How does social media negatively affect our overall well being (if at all)?

A number of studies have found that social media is taking a toll on our psychological health. Spending too much time on social media is associated with lower self-esteem, fewer positive emotions, less optimism, less sleep, less motivation, and perhaps most ironically, feeling less socially connected to others.

What’s driving these effects? Long before the advent of social media, psychologists knew that social comparison is one of the fundamental barriers to our well-being. It’s hard to be happy if we constantly concern ourselves with how we measure up to those around us since doing so places our happiness in a variable that is completely beyond our control. Social media has ultimately become a vehicle for social comparison—within moments of logging on to social media we have access to others’ accomplishments, vacations, job promotions, home upgrades, and culinary creations. It’s nearly impossible not to get swept into the cycle of comparison. We are social creatures and so it’s only natural that we are motivated to pay attention to those around us, but it becomes problematic when we use how other people are doing as a barometer for own sense of worth.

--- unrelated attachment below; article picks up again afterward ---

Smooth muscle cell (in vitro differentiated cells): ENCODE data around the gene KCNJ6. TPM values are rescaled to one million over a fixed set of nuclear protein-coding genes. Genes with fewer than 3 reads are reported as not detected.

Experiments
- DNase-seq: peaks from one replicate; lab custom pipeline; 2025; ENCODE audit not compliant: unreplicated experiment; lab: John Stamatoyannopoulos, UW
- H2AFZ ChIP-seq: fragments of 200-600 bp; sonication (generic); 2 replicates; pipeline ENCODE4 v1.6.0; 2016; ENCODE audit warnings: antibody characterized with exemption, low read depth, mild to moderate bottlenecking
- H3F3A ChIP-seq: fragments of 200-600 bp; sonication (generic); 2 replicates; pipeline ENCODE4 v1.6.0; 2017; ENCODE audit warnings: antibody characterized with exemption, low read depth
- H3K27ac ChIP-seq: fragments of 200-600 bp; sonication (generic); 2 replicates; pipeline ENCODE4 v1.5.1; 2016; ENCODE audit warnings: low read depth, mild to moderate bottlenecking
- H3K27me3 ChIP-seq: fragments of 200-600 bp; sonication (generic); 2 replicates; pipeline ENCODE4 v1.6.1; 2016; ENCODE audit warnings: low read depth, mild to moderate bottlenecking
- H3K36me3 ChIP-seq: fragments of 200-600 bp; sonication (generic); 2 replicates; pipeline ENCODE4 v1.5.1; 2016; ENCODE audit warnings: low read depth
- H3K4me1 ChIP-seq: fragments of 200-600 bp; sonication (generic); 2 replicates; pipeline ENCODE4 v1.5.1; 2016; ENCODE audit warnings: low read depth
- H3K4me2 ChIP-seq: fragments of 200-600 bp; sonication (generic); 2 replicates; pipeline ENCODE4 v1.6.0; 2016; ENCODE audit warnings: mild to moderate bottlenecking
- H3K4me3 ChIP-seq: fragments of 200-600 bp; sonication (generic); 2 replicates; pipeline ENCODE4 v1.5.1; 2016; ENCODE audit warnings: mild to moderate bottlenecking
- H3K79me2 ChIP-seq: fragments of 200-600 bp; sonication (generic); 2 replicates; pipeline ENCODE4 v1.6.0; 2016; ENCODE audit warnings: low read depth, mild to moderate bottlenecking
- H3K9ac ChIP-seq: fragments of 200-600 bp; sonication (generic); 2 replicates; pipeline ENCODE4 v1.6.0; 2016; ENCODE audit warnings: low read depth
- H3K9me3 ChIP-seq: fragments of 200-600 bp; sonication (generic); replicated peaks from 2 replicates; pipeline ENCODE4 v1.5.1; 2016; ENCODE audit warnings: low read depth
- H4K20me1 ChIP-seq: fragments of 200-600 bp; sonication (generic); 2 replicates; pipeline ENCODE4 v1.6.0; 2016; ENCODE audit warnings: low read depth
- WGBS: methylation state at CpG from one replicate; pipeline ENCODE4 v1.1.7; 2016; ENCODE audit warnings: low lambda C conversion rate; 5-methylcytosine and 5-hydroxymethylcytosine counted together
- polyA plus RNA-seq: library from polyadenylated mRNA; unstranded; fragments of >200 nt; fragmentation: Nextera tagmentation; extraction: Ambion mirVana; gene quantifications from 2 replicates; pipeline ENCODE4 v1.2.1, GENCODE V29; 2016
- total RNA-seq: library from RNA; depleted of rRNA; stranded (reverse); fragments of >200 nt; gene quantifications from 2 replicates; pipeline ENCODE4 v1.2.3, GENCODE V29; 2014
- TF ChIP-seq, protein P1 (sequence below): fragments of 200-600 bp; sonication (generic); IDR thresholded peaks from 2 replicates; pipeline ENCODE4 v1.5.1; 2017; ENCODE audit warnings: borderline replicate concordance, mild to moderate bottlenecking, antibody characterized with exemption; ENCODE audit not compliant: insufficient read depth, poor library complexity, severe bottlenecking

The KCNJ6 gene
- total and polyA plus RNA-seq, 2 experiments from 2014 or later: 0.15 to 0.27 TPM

“The happiness you derive from an authentic connection with another person will be far greater than any comments or likes you get on social media.”

Tim Bono in Logo Baseball Hat

Professor Bono wearing the Logo 4 Baseball Hat